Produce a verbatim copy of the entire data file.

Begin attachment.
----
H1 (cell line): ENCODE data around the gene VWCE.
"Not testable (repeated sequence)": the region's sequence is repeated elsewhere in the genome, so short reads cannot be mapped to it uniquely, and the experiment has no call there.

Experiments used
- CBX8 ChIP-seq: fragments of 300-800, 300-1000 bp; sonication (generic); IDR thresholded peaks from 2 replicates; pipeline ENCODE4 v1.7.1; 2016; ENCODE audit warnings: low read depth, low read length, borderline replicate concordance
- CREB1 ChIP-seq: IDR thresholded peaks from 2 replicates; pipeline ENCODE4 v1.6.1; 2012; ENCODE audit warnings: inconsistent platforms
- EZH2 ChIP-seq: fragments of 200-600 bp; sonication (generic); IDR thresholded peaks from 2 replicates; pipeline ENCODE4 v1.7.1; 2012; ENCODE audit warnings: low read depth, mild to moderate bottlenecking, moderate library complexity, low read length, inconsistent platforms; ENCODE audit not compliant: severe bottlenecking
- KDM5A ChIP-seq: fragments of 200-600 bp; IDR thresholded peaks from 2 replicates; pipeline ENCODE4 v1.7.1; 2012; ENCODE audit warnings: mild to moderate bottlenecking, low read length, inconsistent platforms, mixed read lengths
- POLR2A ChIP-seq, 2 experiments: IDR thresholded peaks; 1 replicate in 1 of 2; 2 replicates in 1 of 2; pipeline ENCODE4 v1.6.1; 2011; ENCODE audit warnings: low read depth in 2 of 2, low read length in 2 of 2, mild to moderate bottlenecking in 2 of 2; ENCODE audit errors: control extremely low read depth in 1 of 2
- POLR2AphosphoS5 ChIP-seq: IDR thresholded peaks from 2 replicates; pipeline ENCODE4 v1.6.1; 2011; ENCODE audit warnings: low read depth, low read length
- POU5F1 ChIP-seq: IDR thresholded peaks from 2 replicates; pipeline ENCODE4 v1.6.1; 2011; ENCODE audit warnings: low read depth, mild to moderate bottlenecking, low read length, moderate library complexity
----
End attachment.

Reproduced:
H1 (cell line): ENCODE data around the gene VWCE.
"Not testable (repeated sequence)": the region's sequence is repeated elsewhere in the genome, so short reads cannot be mapped to it uniquely, and the experiment has no call there.

Experiments used
- CBX8 ChIP-seq: fragments of 300-800, 300-1000 bp; sonication (generic); IDR thresholded peaks from 2 replicates; pipeline ENCODE4 v1.7.1; 2016; ENCODE audit warnings: low read depth, low read length, borderline replicate concordance
- CREB1 ChIP-seq: IDR thresholded peaks from 2 replicates; pipeline ENCODE4 v1.6.1; 2012; ENCODE audit warnings: inconsistent platforms
- EZH2 ChIP-seq: fragments of 200-600 bp; sonication (generic); IDR thresholded peaks from 2 replicates; pipeline ENCODE4 v1.7.1; 2012; ENCODE audit warnings: low read depth, mild to moderate bottlenecking, moderate library complexity, low read length, inconsistent platforms; ENCODE audit not compliant: severe bottlenecking
- KDM5A ChIP-seq: fragments of 200-600 bp; IDR thresholded peaks from 2 replicates; pipeline ENCODE4 v1.7.1; 2012; ENCODE audit warnings: mild to moderate bottlenecking, low read length, inconsistent platforms, mixed read lengths
- POLR2A ChIP-seq, 2 experiments: IDR thresholded peaks; 1 replicate in 1 of 2; 2 replicates in 1 of 2; pipeline ENCODE4 v1.6.1; 2011; ENCODE audit warnings: low read depth in 2 of 2, low read length in 2 of 2, mild to moderate bottlenecking in 2 of 2; ENCODE audit errors: control extremely low read depth in 1 of 2
- POLR2AphosphoS5 ChIP-seq: IDR thresholded peaks from 2 replicates; pipeline ENCODE4 v1.6.1; 2011; ENCODE audit warnings: low read depth, low read length
- POU5F1 ChIP-seq: IDR thresholded peaks from 2 replicates; pipeline ENCODE4 v1.6.1; 2011; ENCODE audit warnings: low read depth, mild to moderate bottlenecking, low read length, moderate library complexity